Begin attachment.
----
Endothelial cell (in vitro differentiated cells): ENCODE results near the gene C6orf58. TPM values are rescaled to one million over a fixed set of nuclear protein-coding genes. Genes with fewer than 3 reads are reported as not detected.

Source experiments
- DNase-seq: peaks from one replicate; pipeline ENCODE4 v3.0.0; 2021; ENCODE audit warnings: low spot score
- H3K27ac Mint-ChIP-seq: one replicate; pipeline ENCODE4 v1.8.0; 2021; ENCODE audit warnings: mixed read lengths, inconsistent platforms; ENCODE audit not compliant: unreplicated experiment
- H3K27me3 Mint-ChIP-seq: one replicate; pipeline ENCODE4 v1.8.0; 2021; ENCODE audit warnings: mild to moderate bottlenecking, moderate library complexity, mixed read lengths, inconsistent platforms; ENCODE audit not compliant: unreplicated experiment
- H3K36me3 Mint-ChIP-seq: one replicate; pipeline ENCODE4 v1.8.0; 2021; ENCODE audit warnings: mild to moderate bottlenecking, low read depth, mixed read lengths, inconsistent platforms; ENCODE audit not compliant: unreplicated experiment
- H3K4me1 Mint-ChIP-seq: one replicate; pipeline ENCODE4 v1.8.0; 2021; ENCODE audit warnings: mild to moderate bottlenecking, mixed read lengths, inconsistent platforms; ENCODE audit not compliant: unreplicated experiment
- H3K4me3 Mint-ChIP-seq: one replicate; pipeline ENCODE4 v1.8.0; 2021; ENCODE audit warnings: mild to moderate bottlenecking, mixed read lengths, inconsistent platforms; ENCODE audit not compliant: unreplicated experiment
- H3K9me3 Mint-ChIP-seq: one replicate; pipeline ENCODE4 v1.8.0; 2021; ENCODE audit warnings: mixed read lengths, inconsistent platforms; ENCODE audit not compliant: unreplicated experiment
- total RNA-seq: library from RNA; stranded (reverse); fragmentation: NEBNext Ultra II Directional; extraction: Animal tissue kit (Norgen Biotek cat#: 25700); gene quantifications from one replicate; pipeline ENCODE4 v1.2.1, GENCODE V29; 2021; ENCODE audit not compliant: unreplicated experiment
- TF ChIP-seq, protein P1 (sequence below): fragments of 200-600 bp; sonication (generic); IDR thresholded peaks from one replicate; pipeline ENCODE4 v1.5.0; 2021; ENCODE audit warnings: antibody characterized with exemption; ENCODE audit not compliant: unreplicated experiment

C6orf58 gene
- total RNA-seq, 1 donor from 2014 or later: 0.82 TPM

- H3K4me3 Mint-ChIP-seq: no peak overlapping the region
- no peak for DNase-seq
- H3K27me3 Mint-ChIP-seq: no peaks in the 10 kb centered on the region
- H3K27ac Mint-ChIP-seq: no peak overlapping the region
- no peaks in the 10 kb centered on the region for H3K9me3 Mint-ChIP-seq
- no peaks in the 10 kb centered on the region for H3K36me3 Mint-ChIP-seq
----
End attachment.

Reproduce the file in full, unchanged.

Endothelial cell (in vitro differentiated cells): ENCODE results near the gene C6orf58. TPM values are rescaled to one million over a fixed set of nuclear protein-coding genes. Genes with fewer than 3 reads are reported as not detected.

Source experiments
- DNase-seq: peaks from one replicate; pipeline ENCODE4 v3.0.0; 2021; ENCODE audit warnings: low spot score
- H3K27ac Mint-ChIP-seq: one replicate; pipeline ENCODE4 v1.8.0; 2021; ENCODE audit warnings: mixed read lengths, inconsistent platforms; ENCODE audit not compliant: unreplicated experiment
- H3K27me3 Mint-ChIP-seq: one replicate; pipeline ENCODE4 v1.8.0; 2021; ENCODE audit warnings: mild to moderate bottlenecking, moderate library complexity, mixed read lengths, inconsistent platforms; ENCODE audit not compliant: unreplicated experiment
- H3K36me3 Mint-ChIP-seq: one replicate; pipeline ENCODE4 v1.8.0; 2021; ENCODE audit warnings: mild to moderate bottlenecking, low read depth, mixed read lengths, inconsistent platforms; ENCODE audit not compliant: unreplicated experiment
- H3K4me1 Mint-ChIP-seq: one replicate; pipeline ENCODE4 v1.8.0; 2021; ENCODE audit warnings: mild to moderate bottlenecking, mixed read lengths, inconsistent platforms; ENCODE audit not compliant: unreplicated experiment
- H3K4me3 Mint-ChIP-seq: one replicate; pipeline ENCODE4 v1.8.0; 2021; ENCODE audit warnings: mild to moderate bottlenecking, mixed read lengths, inconsistent platforms; ENCODE audit not compliant: unreplicated experiment
- H3K9me3 Mint-ChIP-seq: one replicate; pipeline ENCODE4 v1.8.0; 2021; ENCODE audit warnings: mixed read lengths, inconsistent platforms; ENCODE audit not compliant: unreplicated experiment
- total RNA-seq: library from RNA; stranded (reverse); fragmentation: NEBNext Ultra II Directional; extraction: Animal tissue kit (Norgen Biotek cat#: 25700); gene quantifications from one replicate; pipeline ENCODE4 v1.2.1, GENCODE V29; 2021; ENCODE audit not compliant: unreplicated experiment
- TF ChIP-seq, protein P1 (sequence below): fragments of 200-600 bp; sonication (generic); IDR thresholded peaks from one replicate; pipeline ENCODE4 v1.5.0; 2021; ENCODE audit warnings: antibody characterized with exemption; ENCODE audit not compliant: unreplicated experiment

C6orf58 gene
- total RNA-seq, 1 donor from 2014 or later: 0.82 TPM

- H3K4me3 Mint-ChIP-seq: no peak overlapping the region
- no peak for DNase-seq
- H3K27me3 Mint-ChIP-seq: no peaks in the 10 kb centered on the region
- H3K27ac Mint-ChIP-seq: no peak overlapping the region
- no peaks in the 10 kb centered on the region for H3K9me3 Mint-ChIP-seq
- no peaks in the 10 kb centered on the region for H3K36me3 Mint-ChIP-seq